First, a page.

Though it’s included in the evolving thread on the the OBL mission, I didn’t post separately at BizzyBlog on the Associated Press’s brief three-paragraph item reporting that enhanced interrogation techniques contributed to the intelligence supporting the mission that killed Osama Bin Laden.

Here’s that AP report, presented in full for future reference, fair use and discussion purposes:
(more…)

ADP’s April Employment Report: +179K Private Sector Jobs

Filed under: Economy,Taxes & Government — Tom @ 10:02 am

From the report’s home page:

Employment in the nonfarm private business sector rose 179,000 from March to April on a seasonally adjusted basis, according to the latest ADP National Employment Report® released today. The estimated change of employment from February 2011 to March 2011 was revised up to 207,000 from the previously reported increase of 201,000. Today’s ADP National Employment Report® shows that labor market conditions continued to improve in April, but only at a moderate pace. The increase of 179,000 is close to consensus expectations both for today’s report and for Friday’s jobs number from the Bureau of Labor Statistics.

Contrary to ADP’s “consensus expectations” claim, Bloomberg’s median estimate was 198,000.

A +200k overall jobs number when the government’s report comes out on Friday — even if there’s no accompanying pickup in jobs at temporary help services — would mean that the economy has still lost non-temp jobs 22 months after the recession ended. As of March, the non-temp job loss was 263,000:

TotalAndTempJobsThru0311

Creating an atmosphere of pervasive, government-induced business uncertainty has inflicted and continues to inflict horrible consequences on millions of American individuals and families — and it didn’t have to happen.

By contrast, in July 1984, the 22nd month after the 1980s recovery, the economy under Ronald Reagan added 312,000 jobs — based on population, replicating that performance today would require a reading of at least +400,000 — bringing its post-recession total to just over 5.6 million (the equivalent of least 7 million today).

Choosing long-discredited “stimulus” instead of Reagan’s (and Coolidge’s, JFK’s, and Bush 43′s) proven public policy remedies has also inflicted horrible consequences.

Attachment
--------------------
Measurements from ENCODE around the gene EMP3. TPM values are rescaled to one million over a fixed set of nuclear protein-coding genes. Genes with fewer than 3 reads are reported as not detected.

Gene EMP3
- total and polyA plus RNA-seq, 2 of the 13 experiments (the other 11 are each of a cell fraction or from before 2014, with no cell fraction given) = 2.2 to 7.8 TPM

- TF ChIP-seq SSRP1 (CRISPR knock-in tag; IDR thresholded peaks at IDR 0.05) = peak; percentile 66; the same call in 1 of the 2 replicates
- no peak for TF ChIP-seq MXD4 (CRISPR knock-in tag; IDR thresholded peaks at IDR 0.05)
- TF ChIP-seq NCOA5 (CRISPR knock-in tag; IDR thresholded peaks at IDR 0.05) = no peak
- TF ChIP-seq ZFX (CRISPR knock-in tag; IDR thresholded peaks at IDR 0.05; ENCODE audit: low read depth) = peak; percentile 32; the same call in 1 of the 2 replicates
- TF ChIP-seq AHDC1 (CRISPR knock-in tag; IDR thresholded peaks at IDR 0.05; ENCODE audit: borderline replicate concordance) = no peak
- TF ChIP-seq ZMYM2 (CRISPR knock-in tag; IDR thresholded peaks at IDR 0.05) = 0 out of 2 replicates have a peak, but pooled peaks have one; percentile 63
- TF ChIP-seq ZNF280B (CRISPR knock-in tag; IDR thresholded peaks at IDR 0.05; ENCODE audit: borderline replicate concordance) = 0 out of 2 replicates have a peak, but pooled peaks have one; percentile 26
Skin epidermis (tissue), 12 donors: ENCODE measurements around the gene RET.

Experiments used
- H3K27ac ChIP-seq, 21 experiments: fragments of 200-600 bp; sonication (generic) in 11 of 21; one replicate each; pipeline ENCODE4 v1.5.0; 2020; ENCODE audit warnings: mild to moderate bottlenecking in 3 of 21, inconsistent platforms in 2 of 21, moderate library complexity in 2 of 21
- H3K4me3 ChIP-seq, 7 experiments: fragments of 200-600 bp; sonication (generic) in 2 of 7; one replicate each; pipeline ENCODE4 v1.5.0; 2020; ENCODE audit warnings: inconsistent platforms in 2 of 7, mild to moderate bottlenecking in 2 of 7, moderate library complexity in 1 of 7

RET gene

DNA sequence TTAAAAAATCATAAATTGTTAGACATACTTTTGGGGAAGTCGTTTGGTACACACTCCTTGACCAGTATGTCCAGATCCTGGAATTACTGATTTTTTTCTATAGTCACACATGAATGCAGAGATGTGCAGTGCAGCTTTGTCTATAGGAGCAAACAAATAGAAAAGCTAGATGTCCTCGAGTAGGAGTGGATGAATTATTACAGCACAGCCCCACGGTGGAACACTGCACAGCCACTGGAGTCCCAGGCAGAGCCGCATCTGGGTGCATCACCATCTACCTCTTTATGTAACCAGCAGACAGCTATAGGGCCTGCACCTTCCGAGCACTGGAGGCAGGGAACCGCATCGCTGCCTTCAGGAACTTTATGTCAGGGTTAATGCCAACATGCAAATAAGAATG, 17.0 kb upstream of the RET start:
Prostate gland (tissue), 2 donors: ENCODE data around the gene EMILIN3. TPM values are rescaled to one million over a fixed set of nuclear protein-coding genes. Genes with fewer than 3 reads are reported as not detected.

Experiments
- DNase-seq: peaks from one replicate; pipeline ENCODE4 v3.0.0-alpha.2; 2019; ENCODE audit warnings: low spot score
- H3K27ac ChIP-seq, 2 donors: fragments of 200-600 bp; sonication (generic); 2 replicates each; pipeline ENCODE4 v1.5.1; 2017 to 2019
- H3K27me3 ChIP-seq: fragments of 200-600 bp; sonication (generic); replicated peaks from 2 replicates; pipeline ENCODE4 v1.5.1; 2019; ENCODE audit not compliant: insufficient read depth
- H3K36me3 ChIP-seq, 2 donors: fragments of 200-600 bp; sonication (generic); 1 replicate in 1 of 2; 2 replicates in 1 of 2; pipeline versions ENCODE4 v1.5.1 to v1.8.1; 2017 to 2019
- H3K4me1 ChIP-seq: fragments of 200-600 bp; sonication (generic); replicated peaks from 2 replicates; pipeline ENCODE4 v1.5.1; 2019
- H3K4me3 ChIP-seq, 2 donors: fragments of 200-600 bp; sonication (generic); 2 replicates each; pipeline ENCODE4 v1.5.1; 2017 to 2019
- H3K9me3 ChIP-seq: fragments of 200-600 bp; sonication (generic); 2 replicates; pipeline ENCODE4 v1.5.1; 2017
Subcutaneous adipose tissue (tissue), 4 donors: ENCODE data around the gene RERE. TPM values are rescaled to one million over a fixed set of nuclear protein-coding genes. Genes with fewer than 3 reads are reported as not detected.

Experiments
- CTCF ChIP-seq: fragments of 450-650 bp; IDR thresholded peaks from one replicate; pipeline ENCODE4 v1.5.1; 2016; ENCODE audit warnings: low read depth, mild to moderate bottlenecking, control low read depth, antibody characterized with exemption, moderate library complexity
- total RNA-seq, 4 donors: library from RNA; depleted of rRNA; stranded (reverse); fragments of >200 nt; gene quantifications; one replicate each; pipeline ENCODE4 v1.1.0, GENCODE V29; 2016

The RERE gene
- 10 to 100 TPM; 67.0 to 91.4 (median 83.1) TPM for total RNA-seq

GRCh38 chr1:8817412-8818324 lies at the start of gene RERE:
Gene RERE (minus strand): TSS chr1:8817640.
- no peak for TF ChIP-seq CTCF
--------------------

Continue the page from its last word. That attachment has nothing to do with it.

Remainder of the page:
UPDATE: Really, why did ADP feel compelled to say that its results are “close to consensus expectations,” when the indications are that they’re not. There’s the Bloomberg item above, plus these reactions recorded at Reuters

ELIZABETH MILLER, PRESIDENT OF SUMMIT PLACE FINANCIAL ADVISORS IN SUMMIT, NEW JERSEY

“This is something of a disappointment and it will put a greater focus on the jobless claims and non-farm payroll numbers coming out later this week.

TIM GHRISKEY, CHIEF INVESTMENT OFFICER OF SOLARIS ASSET MANAGEMENT IN BEDFORD HILLS, NEW YORK

“April was not a great number, certainly weaker. March was revised upward slightly. … Certainly people will look into this and be pessimistic or cautious about Friday’s numbers.

“(This is) a miss nonetheless and shows the economy continue to improve but at a very slow, modest rate.”

Lucid Links (050411, Morning)

Filed under: Lucid Links — Tom @ 9:11 am

And now, a word from a guy the left has wanted to prosecute and attempted to professionally ruin, in a Wall Street Journal op-ed:

From Guantanamo to Abbottabad

Mr. Obama deserves credit for ordering the mission that killed bin Laden. But he should also recognize that he succeeded despite his urge to disavow Bush administration policies. Perhaps one day he will acknowledge his predecessor’s role in making this week’s dramatic success possible. More importantly, he should end the criminal investigation of CIA agents and restart the interrogation program that helped lead us to bin Laden.

That guy is John Yoo, who “is a law professor at the University of California, Berkeley. He was an official in the Justice Department from 2001-03 and is a visiting scholar at the American Enterprise Institute.”

He has also been the target of “vigilante stalkers” who “have decided on their own that John Yoo is guilty of a crime and needs to be punished.”

Yoo also wrote the following at Ricochet on Monday:

The majority of the credit for the operation that killed Osama bin Laden goes to the Obama administration. But it is also a vindication of the Bush administration’s terrorism policies and shows that success comes from the continuity of policy, not its rejection (as Obama has tried for the last two years).

… Imagine what would have happened if the Obama administration had been running things back in 2002-08. It would have given Miranda warnings and lawyers to KSM and other al Qaeda leaders, no Gitmo, no military commissions — instead civilian trials on US soil with all of the Bill of Rights benefits for terrorist defendants. There would have been no enhanced interrogation program, no terrorist surveillance program, and hence no intelligence mosaic that could have given us the information that produced today’s success. In the war on terror, it is much easier to pull the trigger — the truly hard task is to figure out where to aim. Obama can take credit, rightfully, for the success today, but he owes it to the tough decisions taken by the Bush administration.

Game, set, match. Even the New York Times (“It wasn’t until after 2002, when the agency began rounding up Qaeda operatives — and subjecting them to hours of brutal interrogation sessions in secret overseas prisons — that they finally began filling in the gaps about the foot soldiers, couriers and money men Bin Laden relied on”) and the Associated Press have had to report — surely while gritting their teeth — that enhanced interrogation-obtained info was important.

The left was enraged a few weeks ago when Obama’s Department of (Arbitrary and Selective) Justice begged off on prosecuting Yoo: “The American Civil Liberties Union today condemned a statement by the Department of Justice (DOJ) indicating that it will not prosecute two lawyers who helped develop the Bush-era … program.”